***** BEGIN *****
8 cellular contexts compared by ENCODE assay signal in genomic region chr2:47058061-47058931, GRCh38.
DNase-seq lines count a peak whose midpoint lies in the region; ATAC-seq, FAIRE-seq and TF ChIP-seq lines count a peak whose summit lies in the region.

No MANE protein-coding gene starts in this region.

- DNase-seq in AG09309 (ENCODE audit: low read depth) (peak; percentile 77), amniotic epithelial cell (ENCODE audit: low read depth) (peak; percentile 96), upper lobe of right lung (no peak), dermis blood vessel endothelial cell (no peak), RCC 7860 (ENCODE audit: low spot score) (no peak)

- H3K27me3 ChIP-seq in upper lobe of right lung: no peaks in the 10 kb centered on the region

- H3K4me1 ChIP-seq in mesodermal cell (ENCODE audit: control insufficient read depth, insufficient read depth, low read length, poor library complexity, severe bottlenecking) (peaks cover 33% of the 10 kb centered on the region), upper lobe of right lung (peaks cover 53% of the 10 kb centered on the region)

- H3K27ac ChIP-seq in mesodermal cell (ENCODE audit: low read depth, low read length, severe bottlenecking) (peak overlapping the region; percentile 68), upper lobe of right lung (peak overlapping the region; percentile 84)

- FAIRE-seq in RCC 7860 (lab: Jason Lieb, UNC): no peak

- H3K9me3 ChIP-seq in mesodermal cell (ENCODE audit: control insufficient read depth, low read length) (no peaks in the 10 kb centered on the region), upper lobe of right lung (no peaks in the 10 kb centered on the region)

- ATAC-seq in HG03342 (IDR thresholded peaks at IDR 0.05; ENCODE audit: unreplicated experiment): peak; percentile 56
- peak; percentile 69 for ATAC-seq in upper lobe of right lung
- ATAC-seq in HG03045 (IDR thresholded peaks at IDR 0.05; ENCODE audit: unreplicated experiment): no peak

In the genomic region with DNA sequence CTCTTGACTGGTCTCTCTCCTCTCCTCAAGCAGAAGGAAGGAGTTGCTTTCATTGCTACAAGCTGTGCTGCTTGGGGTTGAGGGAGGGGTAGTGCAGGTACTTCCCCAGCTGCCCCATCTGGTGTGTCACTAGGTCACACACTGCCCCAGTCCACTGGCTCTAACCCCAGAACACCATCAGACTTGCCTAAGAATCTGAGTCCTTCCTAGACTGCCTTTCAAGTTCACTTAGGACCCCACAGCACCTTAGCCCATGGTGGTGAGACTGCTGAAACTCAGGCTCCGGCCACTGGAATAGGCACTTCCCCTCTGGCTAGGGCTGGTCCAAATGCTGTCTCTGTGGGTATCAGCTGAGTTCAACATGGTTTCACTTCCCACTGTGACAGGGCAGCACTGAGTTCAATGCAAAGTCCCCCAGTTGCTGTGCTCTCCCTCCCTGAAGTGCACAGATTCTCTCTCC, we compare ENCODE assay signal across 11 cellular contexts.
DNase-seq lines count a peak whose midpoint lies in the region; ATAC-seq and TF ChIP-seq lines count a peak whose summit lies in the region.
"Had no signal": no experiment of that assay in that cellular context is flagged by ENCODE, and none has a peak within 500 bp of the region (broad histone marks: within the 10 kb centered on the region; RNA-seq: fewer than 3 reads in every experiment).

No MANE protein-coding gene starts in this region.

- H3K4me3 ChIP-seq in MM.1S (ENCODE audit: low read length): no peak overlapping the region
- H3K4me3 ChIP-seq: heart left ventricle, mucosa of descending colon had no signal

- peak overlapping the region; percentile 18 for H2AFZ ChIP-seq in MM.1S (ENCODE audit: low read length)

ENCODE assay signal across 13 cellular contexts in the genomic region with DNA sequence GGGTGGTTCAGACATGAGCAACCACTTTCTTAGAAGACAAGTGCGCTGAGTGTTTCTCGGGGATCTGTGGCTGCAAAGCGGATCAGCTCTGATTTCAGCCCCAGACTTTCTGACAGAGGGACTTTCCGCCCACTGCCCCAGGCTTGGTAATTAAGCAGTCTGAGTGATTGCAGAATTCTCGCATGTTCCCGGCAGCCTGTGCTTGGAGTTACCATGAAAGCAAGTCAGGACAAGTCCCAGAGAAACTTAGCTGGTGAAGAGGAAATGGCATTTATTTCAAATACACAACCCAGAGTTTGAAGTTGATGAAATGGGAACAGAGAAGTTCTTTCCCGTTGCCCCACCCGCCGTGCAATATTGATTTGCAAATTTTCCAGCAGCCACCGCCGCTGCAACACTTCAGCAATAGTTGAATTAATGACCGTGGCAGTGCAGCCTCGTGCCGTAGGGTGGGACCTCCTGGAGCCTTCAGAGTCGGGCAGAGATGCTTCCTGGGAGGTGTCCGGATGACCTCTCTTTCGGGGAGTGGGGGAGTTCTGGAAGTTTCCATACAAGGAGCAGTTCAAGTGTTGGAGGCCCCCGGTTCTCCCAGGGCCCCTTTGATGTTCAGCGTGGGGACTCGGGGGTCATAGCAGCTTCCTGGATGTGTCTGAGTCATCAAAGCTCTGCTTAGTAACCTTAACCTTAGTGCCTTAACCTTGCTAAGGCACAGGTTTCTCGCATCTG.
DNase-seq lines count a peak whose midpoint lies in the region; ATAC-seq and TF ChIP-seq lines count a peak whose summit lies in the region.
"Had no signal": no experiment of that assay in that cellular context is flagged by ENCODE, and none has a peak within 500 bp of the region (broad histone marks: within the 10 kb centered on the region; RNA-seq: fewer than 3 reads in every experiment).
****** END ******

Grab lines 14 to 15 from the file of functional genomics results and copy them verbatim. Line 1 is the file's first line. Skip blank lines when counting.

DNase-seq lines count a peak whose midpoint lies in the region; ATAC-seq and TF ChIP-seq lines count a peak whose summit lies in the region.
"Had no signal": no experiment of that assay in that cellular context is flagged by ENCODE, and none has a peak within 500 bp of the region (broad histone marks: within the 10 kb centered on the region; RNA-seq: fewer than 3 reads in every experiment).